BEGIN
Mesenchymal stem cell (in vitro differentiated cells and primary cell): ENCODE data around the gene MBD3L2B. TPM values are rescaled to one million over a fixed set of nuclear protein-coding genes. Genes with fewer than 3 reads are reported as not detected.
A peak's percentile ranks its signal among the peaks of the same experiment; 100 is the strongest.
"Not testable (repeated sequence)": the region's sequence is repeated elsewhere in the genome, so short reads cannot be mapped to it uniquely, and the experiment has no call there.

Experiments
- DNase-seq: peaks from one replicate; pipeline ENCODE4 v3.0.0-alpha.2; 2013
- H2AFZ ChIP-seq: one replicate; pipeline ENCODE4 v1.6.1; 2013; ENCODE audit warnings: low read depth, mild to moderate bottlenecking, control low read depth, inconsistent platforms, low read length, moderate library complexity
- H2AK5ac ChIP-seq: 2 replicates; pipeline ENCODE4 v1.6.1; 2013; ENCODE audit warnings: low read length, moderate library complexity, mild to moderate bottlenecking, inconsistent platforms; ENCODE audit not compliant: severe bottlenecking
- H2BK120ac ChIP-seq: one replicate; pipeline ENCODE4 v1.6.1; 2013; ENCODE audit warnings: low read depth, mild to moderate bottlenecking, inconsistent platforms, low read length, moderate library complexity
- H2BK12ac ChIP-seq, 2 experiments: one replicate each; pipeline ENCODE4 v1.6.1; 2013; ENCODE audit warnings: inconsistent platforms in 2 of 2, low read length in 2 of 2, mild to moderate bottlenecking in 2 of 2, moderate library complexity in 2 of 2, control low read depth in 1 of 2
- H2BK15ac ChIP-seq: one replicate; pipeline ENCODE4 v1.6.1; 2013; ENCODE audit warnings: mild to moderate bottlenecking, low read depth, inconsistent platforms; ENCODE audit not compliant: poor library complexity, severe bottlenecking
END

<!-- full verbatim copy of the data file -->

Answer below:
Mesenchymal stem cell (in vitro differentiated cells and primary cell): ENCODE data around the gene MBD3L2B. TPM values are rescaled to one million over a fixed set of nuclear protein-coding genes. Genes with fewer than 3 reads are reported as not detected.
A peak's percentile ranks its signal among the peaks of the same experiment; 100 is the strongest.
"Not testable (repeated sequence)": the region's sequence is repeated elsewhere in the genome, so short reads cannot be mapped to it uniquely, and the experiment has no call there.

Experiments
- DNase-seq: peaks from one replicate; pipeline ENCODE4 v3.0.0-alpha.2; 2013
- H2AFZ ChIP-seq: one replicate; pipeline ENCODE4 v1.6.1; 2013; ENCODE audit warnings: low read depth, mild to moderate bottlenecking, control low read depth, inconsistent platforms, low read length, moderate library complexity
- H2AK5ac ChIP-seq: 2 replicates; pipeline ENCODE4 v1.6.1; 2013; ENCODE audit warnings: low read length, moderate library complexity, mild to moderate bottlenecking, inconsistent platforms; ENCODE audit not compliant: severe bottlenecking
- H2BK120ac ChIP-seq: one replicate; pipeline ENCODE4 v1.6.1; 2013; ENCODE audit warnings: low read depth, mild to moderate bottlenecking, inconsistent platforms, low read length, moderate library complexity
- H2BK12ac ChIP-seq, 2 experiments: one replicate each; pipeline ENCODE4 v1.6.1; 2013; ENCODE audit warnings: inconsistent platforms in 2 of 2, low read length in 2 of 2, mild to moderate bottlenecking in 2 of 2, moderate library complexity in 2 of 2, control low read depth in 1 of 2
- H2BK15ac ChIP-seq: one replicate; pipeline ENCODE4 v1.6.1; 2013; ENCODE audit warnings: mild to moderate bottlenecking, low read depth, inconsistent platforms; ENCODE audit not compliant: poor library complexity, severe bottlenecking